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When space is limited you can almost always rely on IKEA for a piece of furniture that will fit. If a custom built-in style is what you're after, look no further than the PAX wardrobe - with this system the size, color and style are all decided by you.
This clever IKEA hack goes one step further by using bespoke doors to fit a tiny storage space in the small nook of an attic bedroom, and we can't get enough of the finished result.
Using a sheet of mdf and a lick of paint, this innovative storage solution is given a clean, seamless finish for an understated, built-in look. The clever hack, the handy work of home renovator Sophia Nikolaides (@1894home), makes use of all available floor space in this tiny attic conversion. Here she shares how she custom built her sliding storage space in just a few simple steps.
Lilith is an expert at following news and trends across the world of interior design. A personal fan of the Scandi-inspired interior, her job entails keeping up with everything there is to know about the Swedish powerhouse IKEA. Paired with her insight into the latest home renovation projects, she regularly shares IKEA hacks with readers to inspire their own DIY projects in home design.
Sophia is no stranger to the PAX wardrobe. Over on her Instagram, where she shares the renovation of her Victorian home, the IKEA staple makes a regular appearance. 'We’ve used the IKEA PAX wardrobes in the other bedrooms in the house and made them look built-in by adding trim, cornice and skirting,' Sophia explains.
In most cases though, the furniture extends floor to ceiling. In her upstairs attic bedroom, the sloped ceilings made it difficult to find furniture that would fit the awkward space; up here, floor to ceiling means something very different. In the corner of the room, an awkwardly shaped alcove meant the floorspace went unused, so Sophia decided to put her DIY skills to the test with a stylish built-in storage idea.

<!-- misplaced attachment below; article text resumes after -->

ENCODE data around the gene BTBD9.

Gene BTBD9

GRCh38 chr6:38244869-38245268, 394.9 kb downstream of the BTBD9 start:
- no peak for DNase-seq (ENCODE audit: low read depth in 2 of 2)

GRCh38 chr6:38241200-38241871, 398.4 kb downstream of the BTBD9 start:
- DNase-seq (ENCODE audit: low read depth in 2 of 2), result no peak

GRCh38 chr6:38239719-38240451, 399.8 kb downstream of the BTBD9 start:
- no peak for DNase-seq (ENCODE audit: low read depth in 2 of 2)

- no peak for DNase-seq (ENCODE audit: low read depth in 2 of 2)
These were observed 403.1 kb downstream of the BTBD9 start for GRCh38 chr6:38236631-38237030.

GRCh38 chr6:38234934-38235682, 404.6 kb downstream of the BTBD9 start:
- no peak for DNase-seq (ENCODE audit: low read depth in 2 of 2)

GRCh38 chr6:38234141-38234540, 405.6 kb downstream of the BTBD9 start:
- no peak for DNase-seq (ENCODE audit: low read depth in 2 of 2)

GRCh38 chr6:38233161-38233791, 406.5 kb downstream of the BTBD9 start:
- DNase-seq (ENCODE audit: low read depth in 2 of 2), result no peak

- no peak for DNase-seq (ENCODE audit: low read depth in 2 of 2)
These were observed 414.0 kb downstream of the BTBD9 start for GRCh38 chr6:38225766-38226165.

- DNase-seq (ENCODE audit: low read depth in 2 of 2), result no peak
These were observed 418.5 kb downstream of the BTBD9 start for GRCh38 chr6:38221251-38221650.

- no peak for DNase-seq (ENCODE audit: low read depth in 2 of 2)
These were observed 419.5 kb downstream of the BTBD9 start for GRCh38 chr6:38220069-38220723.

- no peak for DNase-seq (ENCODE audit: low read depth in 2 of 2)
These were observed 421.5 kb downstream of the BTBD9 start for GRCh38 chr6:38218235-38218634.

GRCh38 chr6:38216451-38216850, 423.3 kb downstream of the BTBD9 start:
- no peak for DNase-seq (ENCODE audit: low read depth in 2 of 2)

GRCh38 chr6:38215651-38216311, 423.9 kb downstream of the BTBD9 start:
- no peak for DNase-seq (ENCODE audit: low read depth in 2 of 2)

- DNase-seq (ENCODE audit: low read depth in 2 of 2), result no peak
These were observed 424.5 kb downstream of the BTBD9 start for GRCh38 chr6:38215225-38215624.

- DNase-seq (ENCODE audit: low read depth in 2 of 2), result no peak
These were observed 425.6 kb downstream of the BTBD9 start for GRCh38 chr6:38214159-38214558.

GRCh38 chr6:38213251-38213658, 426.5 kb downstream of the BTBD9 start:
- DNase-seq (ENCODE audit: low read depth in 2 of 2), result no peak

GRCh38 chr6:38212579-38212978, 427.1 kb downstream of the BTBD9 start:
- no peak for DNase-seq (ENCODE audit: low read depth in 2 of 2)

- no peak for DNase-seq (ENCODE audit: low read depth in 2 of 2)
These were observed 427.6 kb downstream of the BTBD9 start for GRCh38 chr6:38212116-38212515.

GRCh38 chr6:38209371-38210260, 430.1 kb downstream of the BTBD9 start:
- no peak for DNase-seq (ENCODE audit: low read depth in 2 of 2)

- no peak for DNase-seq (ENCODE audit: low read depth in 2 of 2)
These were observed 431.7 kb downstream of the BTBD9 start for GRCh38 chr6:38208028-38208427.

'When we came to finding a solution to this awkward nook under our eaves, we decided to use the IKEA PAX again,' she explains. Before the frames of the unit were fitted, Sophia was tasked with measuring the space in order to cut them to size.
'We cut the sides of the unit to fit under the slope and used the provided fixings to make it sturdy,' she says. 'Then it was a case of getting it in place for the doors.'
For the trim and the two doors she used a sheet of mdf, sawing into the required shape and attaching it to the frame.
To keep the storage looking seamless with the rest of her space, Sophia opted for slab doors. 'The space feels quite busy with doors, windows and sloping roof, so I wanted to keep the wardrobes as minimal as possible,' she explains. 'To do this, we went with a plain slab door with a push opening.'
She then used the same soft neutral color used on the walls to paint the door and trim of the built-in storage, adding to the smooth aesthetic. The end result is so inconspicuous, we're not sure we would have even noticed it if we hadn't known it was there!
'I'm super pleased with how it turned out,' says Sophia. 'All in all, the project cost less than $230!'
The Livingetc Newsletter
For style leaders and design lovers.
Lilith Hudson is the Staff Writer on Livingetc, and an expert at decoding trends and reporting on them as they happen. Writing news, features, and explainers for our digital platform, she's the go-to person for all the latest micro-trends, interior hacks, and color inspiration you need in your home. Lilith discovered a love for lifestyle journalism during her BA in English and Philosophy at the University of Nottingham where she spent more time writing for her student magazine than she did studying. After graduating, she decided to take things a step further and now holds an MA in Magazine Journalism from City, University of London, with previous experience at the Saturday Times Magazine, Evening Standard, DJ Mag, and The Simple Things Magazine. At weekends you'll find her renovating a tiny one-up, one-down annex next to her Dad's holiday cottage in the Derbyshire dales where she applies all the latest design ideas she's picked up through the week.
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